About the Newsletter

Current Issue

Archive

The Editorial Office 

Past Contributors 

Guidelines for Authors

Subscribe 

Send us feedback


Volume 15, No. 2, November 2005


Table of Contents

 

 

Connecting with Agricultural Sector 

 

Vikas Nath
vikas.nath@gmail.com

 
 
Here I share some of the project learnings on why e-Governance is a useful application for the Agricultural Sector, and describe the appropriate design of models suited to this sector.

Electronic governance models have to be carefully designed and implemented to ensure they benefit the entire community, and especially those who are in most need of governance services. This calls for choosing those models of electronic governance which "Enhance the Public Value of Information" being supplied.

[For a complete description of "Public Value of Information" see the previous note: Increasing "Public Value" of Information through Electronic Governance Models available at: http://216.197.119.113/artman/publish/publicvalue.shtml].

Connecting Agricultural Sector through Electronic Governance Models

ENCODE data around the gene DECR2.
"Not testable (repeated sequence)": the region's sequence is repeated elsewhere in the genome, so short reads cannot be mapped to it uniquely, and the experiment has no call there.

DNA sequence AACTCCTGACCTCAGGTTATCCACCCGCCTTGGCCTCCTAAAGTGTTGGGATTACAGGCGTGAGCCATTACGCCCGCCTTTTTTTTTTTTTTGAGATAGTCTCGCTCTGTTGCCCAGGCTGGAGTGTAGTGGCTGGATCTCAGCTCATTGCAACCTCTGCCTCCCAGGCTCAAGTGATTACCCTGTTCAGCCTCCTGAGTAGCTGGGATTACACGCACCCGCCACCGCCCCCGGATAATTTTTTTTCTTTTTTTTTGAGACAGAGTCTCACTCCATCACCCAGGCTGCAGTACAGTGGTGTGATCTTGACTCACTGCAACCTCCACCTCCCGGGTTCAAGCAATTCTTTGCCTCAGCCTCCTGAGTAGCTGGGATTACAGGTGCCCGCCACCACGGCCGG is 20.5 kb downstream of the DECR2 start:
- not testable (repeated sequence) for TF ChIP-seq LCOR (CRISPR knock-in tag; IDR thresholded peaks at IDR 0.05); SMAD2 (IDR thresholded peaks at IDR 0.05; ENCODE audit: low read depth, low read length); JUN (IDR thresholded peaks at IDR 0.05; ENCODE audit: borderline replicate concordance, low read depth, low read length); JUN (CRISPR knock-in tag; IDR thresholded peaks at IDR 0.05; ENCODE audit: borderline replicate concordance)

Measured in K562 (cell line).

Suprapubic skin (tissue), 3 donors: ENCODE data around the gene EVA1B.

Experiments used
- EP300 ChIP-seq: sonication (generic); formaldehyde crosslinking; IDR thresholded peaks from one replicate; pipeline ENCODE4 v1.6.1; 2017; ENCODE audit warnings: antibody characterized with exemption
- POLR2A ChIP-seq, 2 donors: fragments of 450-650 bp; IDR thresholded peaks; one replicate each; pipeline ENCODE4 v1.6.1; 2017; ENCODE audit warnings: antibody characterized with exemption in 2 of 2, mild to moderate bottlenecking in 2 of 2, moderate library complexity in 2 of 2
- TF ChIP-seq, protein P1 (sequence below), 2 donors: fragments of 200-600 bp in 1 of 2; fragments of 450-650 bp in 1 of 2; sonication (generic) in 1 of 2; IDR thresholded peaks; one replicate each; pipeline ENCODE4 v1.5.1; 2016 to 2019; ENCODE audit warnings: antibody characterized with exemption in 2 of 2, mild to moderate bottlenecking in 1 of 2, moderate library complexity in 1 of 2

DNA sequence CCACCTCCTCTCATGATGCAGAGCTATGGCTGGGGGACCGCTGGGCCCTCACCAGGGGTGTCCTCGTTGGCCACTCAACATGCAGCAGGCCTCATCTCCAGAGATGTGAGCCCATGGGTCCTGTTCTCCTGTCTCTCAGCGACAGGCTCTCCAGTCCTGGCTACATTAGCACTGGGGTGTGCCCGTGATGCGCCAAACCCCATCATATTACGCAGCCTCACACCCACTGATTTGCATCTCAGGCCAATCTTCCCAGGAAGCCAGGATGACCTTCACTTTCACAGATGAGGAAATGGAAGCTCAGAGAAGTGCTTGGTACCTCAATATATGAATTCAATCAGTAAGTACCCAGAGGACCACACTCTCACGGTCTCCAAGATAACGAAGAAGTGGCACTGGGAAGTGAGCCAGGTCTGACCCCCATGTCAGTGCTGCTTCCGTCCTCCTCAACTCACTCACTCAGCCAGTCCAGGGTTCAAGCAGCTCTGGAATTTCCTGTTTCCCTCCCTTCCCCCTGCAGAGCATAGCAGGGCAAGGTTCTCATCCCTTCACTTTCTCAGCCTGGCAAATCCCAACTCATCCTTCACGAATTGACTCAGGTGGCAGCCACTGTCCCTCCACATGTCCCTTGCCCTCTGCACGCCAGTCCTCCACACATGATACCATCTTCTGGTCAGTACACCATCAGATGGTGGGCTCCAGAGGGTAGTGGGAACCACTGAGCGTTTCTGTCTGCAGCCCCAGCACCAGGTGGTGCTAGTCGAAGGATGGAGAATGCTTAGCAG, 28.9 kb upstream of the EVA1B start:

Agriculture and Electronic Governance

Electronic Governance, in simplest terms, refers to those governance processes in which Information and Communication Technologies (ICTs) are playing an active role in delivering governance related products and services.

When applied to the Agricultural Sector, electronic governance refers to the use of ICTs in delivering governance products and services which are of use to farmers or those working in the agrarian sector, including livestock breeders and herders, milk dairy workers, agriculture extensionists, agricultural traders, and NGOs working in the agriculture sector.

Governance Products and Services in the Agriculture Sector

There are a range of governance products and services that are useful for the agrarian community to fulfil common needs of all developing countries: enhancing crop productivity, efficient cattle farm management, providing for national and household level food security, and conservation of bio-diversity.